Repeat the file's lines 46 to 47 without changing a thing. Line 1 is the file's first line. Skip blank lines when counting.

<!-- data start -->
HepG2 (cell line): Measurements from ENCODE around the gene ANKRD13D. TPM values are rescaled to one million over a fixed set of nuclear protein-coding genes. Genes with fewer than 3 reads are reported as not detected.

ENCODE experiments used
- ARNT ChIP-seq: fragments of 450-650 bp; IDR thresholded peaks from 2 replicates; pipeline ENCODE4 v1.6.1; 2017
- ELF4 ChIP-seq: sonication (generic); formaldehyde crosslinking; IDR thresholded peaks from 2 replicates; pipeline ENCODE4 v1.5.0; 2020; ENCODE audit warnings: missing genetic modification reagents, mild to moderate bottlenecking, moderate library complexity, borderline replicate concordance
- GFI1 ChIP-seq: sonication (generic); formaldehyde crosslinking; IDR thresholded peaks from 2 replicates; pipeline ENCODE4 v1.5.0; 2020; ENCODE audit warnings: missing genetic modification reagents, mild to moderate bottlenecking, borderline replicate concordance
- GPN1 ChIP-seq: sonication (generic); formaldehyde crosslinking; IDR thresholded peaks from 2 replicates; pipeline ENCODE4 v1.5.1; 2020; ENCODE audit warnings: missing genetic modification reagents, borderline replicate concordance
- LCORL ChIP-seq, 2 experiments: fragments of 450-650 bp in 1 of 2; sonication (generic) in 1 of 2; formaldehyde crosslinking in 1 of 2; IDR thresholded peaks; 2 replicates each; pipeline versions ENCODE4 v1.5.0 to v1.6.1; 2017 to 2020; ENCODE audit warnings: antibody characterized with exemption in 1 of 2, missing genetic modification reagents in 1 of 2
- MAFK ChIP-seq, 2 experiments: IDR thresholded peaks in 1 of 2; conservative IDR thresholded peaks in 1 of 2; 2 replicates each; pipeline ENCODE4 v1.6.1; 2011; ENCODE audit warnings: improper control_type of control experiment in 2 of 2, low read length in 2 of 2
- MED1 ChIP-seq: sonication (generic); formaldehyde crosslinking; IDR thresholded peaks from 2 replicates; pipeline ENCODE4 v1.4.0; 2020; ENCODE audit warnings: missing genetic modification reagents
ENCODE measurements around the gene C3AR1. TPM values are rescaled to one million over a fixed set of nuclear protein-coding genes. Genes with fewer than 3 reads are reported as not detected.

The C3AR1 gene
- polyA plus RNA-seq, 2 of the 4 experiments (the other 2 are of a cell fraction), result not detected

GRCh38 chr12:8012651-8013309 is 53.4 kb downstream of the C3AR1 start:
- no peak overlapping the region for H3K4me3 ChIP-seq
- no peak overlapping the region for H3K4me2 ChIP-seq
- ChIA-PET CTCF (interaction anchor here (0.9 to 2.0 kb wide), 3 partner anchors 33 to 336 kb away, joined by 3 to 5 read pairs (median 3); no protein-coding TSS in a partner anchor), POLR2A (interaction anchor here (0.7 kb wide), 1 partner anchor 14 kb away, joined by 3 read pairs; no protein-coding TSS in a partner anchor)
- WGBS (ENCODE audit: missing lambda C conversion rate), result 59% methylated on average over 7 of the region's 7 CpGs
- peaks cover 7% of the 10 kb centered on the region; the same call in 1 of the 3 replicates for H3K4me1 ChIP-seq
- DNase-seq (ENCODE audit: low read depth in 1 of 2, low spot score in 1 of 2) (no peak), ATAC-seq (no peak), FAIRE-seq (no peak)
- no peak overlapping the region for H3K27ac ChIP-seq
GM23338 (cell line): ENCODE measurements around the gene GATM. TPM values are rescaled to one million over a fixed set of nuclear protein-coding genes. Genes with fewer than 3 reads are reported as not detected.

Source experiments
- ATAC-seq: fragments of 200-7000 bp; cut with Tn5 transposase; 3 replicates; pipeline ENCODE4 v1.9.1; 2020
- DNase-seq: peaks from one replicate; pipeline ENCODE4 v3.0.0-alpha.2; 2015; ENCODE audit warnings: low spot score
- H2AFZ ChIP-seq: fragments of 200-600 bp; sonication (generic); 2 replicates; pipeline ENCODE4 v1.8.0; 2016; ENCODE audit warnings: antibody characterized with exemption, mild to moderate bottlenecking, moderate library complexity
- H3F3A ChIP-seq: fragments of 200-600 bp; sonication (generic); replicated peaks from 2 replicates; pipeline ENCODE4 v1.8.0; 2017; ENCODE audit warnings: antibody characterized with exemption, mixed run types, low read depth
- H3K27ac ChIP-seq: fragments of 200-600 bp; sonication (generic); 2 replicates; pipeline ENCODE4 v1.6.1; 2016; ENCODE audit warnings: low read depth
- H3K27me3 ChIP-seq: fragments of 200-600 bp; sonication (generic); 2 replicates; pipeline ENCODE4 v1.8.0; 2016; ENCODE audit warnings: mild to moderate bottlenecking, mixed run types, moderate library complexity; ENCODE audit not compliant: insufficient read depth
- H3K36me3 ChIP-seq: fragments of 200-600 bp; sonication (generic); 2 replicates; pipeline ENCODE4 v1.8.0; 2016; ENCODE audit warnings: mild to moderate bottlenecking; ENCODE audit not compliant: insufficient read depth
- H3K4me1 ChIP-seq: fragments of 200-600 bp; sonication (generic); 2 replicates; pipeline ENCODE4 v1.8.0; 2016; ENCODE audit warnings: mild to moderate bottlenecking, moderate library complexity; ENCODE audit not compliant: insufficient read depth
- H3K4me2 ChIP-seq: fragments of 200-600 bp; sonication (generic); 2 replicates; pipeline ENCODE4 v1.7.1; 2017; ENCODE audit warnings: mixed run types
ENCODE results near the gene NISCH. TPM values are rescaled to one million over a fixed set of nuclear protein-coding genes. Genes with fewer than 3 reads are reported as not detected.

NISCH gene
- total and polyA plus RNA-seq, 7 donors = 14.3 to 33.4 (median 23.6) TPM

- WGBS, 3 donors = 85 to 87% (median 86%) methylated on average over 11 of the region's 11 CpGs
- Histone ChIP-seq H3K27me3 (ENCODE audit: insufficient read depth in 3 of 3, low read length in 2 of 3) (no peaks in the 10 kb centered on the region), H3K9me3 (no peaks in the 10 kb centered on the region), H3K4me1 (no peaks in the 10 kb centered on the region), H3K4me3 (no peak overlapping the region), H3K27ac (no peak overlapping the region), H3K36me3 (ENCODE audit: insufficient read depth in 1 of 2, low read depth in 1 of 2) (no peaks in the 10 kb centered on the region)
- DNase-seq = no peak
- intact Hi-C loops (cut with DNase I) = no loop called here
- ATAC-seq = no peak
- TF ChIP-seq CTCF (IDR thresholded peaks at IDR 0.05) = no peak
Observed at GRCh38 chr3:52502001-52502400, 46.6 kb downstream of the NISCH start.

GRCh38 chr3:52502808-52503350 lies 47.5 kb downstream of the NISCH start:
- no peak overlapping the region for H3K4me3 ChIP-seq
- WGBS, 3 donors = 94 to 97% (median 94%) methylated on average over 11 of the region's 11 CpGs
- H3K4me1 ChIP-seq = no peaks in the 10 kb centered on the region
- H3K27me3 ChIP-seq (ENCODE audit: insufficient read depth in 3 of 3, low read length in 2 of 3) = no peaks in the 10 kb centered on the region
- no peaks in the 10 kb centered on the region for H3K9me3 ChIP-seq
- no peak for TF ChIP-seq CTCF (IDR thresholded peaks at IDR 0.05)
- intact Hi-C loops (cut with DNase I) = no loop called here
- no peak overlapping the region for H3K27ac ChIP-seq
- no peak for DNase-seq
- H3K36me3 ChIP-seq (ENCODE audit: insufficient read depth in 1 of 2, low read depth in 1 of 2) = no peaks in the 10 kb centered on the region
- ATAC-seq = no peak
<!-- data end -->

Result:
- H3K27me3 ChIP-seq (ENCODE audit: insufficient read depth in 3 of 3, low read length in 2 of 3) = no peaks in the 10 kb centered on the region
- no peaks in the 10 kb centered on the region for H3K9me3 ChIP-seq